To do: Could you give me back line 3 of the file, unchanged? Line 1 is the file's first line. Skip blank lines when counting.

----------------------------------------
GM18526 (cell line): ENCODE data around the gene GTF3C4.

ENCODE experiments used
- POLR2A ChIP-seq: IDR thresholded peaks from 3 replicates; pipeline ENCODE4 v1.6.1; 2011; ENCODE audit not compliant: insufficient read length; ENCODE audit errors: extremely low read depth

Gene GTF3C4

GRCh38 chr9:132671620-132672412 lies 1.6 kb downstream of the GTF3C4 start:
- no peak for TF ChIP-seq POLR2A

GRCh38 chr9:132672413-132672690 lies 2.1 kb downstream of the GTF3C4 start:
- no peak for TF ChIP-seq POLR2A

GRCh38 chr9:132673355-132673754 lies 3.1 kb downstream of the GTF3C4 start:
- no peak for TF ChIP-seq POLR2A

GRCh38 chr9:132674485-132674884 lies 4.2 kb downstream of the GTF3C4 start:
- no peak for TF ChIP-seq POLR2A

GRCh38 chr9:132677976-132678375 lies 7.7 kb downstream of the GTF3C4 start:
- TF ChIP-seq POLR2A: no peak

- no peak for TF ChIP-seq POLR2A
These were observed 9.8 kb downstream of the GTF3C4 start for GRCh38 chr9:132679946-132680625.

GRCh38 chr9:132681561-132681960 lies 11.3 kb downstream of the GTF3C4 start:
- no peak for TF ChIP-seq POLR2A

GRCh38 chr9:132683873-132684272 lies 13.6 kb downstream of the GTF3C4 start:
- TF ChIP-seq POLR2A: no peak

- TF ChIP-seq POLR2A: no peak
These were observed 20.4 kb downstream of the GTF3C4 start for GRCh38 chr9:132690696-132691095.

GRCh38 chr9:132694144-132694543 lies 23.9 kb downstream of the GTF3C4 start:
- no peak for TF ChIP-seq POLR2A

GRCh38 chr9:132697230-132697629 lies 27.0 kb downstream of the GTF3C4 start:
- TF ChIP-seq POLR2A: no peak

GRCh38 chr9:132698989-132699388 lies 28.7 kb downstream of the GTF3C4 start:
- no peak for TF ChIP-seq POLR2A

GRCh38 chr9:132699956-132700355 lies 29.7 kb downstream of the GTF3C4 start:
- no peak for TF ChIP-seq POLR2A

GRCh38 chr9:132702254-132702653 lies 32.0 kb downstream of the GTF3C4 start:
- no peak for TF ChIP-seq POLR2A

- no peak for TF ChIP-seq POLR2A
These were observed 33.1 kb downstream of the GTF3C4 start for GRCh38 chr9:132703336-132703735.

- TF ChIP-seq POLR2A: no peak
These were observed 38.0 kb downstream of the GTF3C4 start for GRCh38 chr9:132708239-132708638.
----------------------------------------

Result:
- POLR2A ChIP-seq: IDR thresholded peaks from 3 replicates; pipeline ENCODE4 v1.6.1; 2011; ENCODE audit not compliant: insufficient read length; ENCODE audit errors: extremely low read depth